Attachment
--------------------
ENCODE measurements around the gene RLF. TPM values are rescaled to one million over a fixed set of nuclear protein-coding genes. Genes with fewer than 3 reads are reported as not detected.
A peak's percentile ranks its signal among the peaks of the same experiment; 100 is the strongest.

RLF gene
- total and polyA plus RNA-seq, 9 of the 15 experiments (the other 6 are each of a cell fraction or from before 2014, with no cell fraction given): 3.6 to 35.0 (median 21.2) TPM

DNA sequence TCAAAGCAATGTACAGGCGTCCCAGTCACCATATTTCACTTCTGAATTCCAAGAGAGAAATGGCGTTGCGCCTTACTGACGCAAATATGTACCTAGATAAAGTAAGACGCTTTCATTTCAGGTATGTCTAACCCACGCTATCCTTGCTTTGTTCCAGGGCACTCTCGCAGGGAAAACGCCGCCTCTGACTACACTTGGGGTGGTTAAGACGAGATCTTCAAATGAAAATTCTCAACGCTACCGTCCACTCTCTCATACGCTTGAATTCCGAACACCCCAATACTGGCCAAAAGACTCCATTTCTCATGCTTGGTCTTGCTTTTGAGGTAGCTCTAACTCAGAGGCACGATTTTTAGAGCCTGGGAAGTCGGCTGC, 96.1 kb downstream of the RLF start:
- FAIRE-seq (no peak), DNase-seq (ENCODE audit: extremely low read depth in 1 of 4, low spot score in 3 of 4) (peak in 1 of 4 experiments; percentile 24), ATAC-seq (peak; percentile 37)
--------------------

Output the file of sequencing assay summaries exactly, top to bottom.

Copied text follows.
ENCODE measurements around the gene RLF. TPM values are rescaled to one million over a fixed set of nuclear protein-coding genes. Genes with fewer than 3 reads are reported as not detected.
A peak's percentile ranks its signal among the peaks of the same experiment; 100 is the strongest.

RLF gene
- total and polyA plus RNA-seq, 9 of the 15 experiments (the other 6 are each of a cell fraction or from before 2014, with no cell fraction given): 3.6 to 35.0 (median 21.2) TPM

DNA sequence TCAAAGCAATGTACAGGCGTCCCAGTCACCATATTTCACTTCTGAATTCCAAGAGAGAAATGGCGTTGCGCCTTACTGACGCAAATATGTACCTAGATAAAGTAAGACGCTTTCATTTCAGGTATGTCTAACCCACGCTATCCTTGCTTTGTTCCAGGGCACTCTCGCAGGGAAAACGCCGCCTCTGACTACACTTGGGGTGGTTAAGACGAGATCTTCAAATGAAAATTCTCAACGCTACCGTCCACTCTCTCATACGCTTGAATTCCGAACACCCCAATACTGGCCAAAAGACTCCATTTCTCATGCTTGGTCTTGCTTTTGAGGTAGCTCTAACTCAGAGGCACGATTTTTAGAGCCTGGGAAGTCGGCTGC, 96.1 kb downstream of the RLF start:
- FAIRE-seq (no peak), DNase-seq (ENCODE audit: extremely low read depth in 1 of 4, low spot score in 3 of 4) (peak in 1 of 4 experiments; percentile 24), ATAC-seq (peak; percentile 37)